IC-DISC is Alive and Well – February 01, 2013 by Ray Polantz

For years, exporters have benefited from the Interest Charge Domestic International Sales Corporation (IC-DISC) structure, which for many taxpayers provides permanent tax savings due to the reduced tax rate on qualified dividends. However, those reduced rates were in danger of being eliminated by the fiscal cliff, which meant many businesses exporting goods were also in danger of losing the tax benefits associated with an IC-DISC. The uncertainty also caused many companies to hold off on setting up new IC-DISCs.
Thanks to the American Taxpayer Relief Act, the preferential tax rate on qualified dividends was extended, thereby extending the benefits of the IC-DISC structure. For 2013, qualified dividends are taxed at:
  • 15% for individuals with income below $400,000 or $450,000, depending on filing status; and
  • 20% for individuals with higher incomes.
Beginning in 2013, taxpayers with income above $200,000 or $250,000, depending on filing status, may also be subject to a 3.8% Medicare tax on dividend income. (Read New Medicare Tax Takes Effect in 2013.). Even if the new Medicare tax is applied in addition to the qualified dividend rate, the resulting tax rate in most cases is still much lower than that on ordinary income.
The moral of the story? The IC-DISC structure still represents a tremendous potential tax benefit for small- and medium-sized exporters.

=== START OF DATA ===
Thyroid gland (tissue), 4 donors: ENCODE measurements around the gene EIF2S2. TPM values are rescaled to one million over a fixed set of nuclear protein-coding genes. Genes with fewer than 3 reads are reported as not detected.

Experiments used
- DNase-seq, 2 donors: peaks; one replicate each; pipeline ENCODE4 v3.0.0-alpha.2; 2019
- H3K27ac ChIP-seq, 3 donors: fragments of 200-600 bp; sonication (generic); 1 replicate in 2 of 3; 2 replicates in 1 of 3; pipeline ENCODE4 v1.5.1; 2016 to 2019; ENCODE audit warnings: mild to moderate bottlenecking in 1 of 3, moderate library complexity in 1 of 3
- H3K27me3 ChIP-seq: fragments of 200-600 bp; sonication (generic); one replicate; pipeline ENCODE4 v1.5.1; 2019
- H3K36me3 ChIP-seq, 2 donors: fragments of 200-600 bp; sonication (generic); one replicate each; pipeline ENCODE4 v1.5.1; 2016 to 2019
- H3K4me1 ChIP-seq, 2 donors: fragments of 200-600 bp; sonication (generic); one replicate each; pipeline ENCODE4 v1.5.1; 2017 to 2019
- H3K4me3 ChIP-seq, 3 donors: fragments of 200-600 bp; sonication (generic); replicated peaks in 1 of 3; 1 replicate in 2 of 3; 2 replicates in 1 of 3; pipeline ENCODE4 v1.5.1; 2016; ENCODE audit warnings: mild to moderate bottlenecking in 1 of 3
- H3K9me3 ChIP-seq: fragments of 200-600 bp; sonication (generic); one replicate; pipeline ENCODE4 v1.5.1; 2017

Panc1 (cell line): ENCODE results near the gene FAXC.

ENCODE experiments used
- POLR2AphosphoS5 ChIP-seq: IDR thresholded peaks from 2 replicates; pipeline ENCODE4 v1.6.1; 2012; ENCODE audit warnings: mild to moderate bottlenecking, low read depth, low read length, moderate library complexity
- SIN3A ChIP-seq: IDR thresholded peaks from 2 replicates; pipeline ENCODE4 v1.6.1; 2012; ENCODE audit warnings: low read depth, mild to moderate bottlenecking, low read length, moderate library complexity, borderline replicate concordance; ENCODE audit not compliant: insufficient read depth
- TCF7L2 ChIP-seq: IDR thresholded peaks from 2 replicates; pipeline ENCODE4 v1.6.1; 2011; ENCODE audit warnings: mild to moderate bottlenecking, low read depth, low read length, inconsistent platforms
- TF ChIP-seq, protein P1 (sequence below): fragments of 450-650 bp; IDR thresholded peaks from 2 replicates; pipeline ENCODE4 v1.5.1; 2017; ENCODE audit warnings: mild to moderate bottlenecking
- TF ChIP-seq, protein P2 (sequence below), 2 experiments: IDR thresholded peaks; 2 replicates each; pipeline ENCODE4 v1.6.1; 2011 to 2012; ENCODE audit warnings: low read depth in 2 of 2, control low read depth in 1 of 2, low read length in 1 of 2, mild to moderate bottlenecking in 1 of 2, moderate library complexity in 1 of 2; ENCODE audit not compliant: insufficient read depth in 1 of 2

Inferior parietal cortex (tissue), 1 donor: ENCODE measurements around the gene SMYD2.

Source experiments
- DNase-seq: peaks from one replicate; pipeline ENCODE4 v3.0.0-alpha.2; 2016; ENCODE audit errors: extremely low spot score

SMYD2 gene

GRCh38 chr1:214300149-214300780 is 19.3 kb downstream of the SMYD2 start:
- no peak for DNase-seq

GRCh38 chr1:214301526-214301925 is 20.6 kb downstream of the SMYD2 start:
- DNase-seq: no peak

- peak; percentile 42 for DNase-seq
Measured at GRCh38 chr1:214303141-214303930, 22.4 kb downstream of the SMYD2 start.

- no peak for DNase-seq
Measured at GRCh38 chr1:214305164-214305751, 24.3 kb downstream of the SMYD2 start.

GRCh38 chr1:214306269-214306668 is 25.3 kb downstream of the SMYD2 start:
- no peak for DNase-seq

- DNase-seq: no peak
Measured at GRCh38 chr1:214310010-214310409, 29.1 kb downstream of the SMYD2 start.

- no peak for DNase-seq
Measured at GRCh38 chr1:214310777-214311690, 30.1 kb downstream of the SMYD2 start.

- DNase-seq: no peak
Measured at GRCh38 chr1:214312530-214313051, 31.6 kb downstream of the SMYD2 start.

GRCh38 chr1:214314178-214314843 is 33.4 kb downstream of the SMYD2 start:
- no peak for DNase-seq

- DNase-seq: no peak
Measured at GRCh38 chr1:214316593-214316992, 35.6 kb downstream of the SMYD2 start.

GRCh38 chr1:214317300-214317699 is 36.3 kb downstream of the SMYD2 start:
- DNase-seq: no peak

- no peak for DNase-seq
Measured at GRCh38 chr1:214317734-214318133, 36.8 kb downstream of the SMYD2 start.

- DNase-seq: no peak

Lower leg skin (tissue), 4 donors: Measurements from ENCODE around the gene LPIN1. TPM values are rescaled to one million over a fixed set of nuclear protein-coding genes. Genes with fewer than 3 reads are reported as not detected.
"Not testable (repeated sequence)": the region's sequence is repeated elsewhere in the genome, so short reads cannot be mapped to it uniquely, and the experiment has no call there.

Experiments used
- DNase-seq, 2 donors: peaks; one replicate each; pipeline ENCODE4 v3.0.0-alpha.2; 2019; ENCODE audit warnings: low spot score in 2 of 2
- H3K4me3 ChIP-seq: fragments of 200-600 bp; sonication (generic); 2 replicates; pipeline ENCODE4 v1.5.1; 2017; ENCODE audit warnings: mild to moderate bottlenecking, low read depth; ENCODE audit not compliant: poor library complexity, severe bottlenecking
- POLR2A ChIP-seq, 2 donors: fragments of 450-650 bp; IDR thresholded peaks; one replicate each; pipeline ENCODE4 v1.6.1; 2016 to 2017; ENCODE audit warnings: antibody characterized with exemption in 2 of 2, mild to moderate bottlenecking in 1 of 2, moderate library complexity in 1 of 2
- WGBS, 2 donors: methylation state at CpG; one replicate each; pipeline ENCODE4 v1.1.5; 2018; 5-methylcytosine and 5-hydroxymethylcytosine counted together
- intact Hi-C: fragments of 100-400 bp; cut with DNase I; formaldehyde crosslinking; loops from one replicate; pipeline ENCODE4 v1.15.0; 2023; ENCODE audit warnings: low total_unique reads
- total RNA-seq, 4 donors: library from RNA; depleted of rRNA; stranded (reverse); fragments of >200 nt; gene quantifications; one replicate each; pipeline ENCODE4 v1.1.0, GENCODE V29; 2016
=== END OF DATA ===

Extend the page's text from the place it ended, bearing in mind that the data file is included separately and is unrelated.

For more information, contact Ray Polantz at rpolantz@cohencpa.com.
 
This communication is for information only, and any action should only be taken after a detailed review of the specific situation and appropriate consultation.
 
Notwithstanding that these materials do not constitute legal, accounting or other professional advice, as may be required by United States Treasury Regulations and IRS Circular 230, you should be advised that these materials are not intended or written to be used, and cannot be used by you or any other person, for the purpose of avoiding penalties that may be imposed under federal tax laws. No written statement contained in these materials may be used by any person to support the promotion or marketing of or to recommend any federal tax transaction(s) or matter(s) addressed in these materials, and any taxpayer should seek advice based on the taxpayer's particular circumstances from an independent tax advisor with respect to any such federal tax transaction matter.